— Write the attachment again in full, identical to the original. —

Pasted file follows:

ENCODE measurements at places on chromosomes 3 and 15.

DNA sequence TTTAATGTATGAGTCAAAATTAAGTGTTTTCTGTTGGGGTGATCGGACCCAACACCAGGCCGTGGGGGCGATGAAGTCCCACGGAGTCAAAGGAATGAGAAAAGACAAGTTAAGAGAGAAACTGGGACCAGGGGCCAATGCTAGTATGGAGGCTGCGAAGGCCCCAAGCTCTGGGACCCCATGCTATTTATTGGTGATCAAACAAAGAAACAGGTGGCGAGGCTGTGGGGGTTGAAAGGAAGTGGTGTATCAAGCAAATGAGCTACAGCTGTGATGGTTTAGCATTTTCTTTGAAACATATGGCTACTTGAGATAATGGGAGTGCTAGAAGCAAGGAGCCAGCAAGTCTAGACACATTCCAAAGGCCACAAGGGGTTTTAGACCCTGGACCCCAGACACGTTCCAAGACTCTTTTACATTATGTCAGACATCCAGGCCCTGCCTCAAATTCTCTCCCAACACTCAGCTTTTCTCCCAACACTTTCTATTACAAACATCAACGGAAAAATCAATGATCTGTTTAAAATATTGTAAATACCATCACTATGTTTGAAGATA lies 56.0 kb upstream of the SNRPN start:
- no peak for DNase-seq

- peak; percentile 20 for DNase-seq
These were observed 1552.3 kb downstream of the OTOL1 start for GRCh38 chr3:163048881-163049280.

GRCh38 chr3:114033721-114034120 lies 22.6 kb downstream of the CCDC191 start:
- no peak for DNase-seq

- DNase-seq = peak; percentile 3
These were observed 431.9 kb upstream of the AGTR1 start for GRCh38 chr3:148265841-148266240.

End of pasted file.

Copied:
ENCODE measurements at places on chromosomes 3 and 15.

DNA sequence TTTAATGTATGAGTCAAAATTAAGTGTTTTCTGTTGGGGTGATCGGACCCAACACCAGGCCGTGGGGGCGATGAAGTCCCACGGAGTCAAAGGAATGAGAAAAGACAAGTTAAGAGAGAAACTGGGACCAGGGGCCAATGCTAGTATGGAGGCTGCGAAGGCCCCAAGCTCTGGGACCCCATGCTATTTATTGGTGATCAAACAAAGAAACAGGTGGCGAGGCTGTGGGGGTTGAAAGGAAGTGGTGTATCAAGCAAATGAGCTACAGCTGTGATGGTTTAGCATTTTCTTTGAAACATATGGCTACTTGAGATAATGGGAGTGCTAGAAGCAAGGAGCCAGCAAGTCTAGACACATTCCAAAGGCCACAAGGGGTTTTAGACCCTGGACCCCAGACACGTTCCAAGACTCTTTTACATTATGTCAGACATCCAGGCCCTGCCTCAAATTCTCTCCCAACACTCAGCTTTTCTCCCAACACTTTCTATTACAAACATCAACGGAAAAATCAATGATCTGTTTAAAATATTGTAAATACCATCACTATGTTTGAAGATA lies 56.0 kb upstream of the SNRPN start:
- no peak for DNase-seq

- peak; percentile 20 for DNase-seq
These were observed 1552.3 kb downstream of the OTOL1 start for GRCh38 chr3:163048881-163049280.

GRCh38 chr3:114033721-114034120 lies 22.6 kb downstream of the CCDC191 start:
- no peak for DNase-seq

- DNase-seq = peak; percentile 3
These were observed 431.9 kb upstream of the AGTR1 start for GRCh38 chr3:148265841-148266240.